Friday, April 15, 2005

Salome Danced Here

A week ago on Paleojudaica, Jim Davila noted this interesting piece from Ha'aretz (though I think Jim's link needs correcting):

Tiberias unearths very rare marble floor

The article explains that "the floor is apparently a remnant of a pavement in the palace of Herod Antipas, son of Herod the Great, who ruled the Galilee from 4 BCE to 38 CE". Two quick comments, first on this:
". . . .Who knows, perhaps Salome danced for the king on this very floor," Hirschfeld said, referring to the New Testament story of the daughter of Herodias, Antipas' wife, who demanded the head of John the Baptist on a platter in exchange for the dance.
What cheered me up here was the accuracy of the brief report. We often (rightly) moan in the biblioblogs when the media is sloppy, but here I rather like the way that Hirschfeld's enjoyable and playful, "Who knows, perhaps . . ." is not sensationalized by Ha'aretz but, if anything, is sobered down in the succeeding comment, even to the extent of saying (with Mark and Matthew) "the daughter of Herodias" rather than "Salome", the latter identification being one made on the basis of Josephus. Incidentally, I recall on the latter a thread on one of the e-lists some time ago to the effect that the identification of Herodias's daughter in Mark 6.14-29 with Salome was made surprisingly late on in the history of the reception of the text, surprising given the fact that now everybody thinks of the dancer as Salome.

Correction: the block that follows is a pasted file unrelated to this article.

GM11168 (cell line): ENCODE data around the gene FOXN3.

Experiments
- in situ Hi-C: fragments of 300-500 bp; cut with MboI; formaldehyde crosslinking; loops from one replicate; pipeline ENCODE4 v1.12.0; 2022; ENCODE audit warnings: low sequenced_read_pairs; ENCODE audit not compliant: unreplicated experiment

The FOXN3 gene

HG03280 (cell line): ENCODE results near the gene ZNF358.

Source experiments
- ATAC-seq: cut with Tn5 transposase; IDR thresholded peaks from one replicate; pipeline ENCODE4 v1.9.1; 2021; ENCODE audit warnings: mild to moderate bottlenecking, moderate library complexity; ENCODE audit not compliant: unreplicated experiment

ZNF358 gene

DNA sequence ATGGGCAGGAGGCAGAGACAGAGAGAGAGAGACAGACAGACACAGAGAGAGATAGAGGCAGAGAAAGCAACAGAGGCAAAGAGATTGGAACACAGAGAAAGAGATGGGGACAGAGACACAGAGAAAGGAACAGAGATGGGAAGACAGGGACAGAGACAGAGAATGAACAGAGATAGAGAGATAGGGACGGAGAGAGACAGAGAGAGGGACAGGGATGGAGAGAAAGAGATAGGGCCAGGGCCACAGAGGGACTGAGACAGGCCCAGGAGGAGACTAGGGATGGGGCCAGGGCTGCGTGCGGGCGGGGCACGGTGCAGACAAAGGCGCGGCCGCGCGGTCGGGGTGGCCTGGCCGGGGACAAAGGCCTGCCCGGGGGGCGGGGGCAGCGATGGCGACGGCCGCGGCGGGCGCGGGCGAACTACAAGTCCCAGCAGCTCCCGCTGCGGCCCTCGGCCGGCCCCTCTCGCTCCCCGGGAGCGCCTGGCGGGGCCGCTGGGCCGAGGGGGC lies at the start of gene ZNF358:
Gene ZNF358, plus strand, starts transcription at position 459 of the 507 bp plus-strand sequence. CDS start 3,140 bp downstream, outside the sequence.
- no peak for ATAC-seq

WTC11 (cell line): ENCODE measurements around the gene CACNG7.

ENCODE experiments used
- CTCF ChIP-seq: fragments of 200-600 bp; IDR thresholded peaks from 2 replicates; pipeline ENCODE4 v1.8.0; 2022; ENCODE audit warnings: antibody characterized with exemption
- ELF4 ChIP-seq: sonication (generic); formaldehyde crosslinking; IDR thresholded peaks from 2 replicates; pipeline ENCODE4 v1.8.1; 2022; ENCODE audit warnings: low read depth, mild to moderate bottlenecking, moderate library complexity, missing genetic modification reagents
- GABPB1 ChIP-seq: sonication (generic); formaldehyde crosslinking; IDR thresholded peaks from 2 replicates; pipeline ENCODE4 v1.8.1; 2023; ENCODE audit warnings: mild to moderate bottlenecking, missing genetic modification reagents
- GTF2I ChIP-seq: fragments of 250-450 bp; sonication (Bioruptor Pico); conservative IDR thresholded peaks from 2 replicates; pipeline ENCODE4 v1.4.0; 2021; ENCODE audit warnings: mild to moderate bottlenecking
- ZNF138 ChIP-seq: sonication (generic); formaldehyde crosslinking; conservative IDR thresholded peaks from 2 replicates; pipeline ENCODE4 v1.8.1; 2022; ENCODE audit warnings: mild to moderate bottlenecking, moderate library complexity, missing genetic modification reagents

My second comment is to ask a question about this:
The dig was cosponsored by the Hebrew University of Jerusalem and the Israel Antiquities Authority, and was funded by the Tiberias municipality and Brown University, Rhode Island. It revealed that in the fourth century a basilica was constructed on top of the palace. It also uncovered a street from the Roman-Byzantine period, mosaics, and coins bearing the image of Jesus.
"Coins bearing the image of Jesus"? This rather intrigued me, especially as no date is given (does it imply "Roman-Byzantine period" for this detail too?), so I Googled for more and found the following story, which I must have missed at the time:

Coin of Jesus found in Ancient Tiberias Excavation
. . . . To their great surprise, a group of young people who were participating in the dig discovered a rare coin. On the front of the coin can be seen a somewhat blurred image of Jesus, while on the back, the words in Greek "Jesus the Messiah King of Kings" are engraved very clearly. This coin is one of a series of coins that were issued in Constantinople (present day Istanbul) in celebration of the First Millennium of Jesus' birth.

It is not uncommon to find this coin in neighboring countries of Israel, such as Turkey, but this is the first time that it has ever been discovered at an Israeli archaeological site.

Prof. Yizhar Hirschfeld . . . . explains that this coin was brought to Tiberias by Christian pilgrims. Tiberias and the other sites around the Sea of Galilee were the desired destination of Christian pilgrims during the time of Muslim rule in Israel from the 7th to 11th centuries CE . . . .

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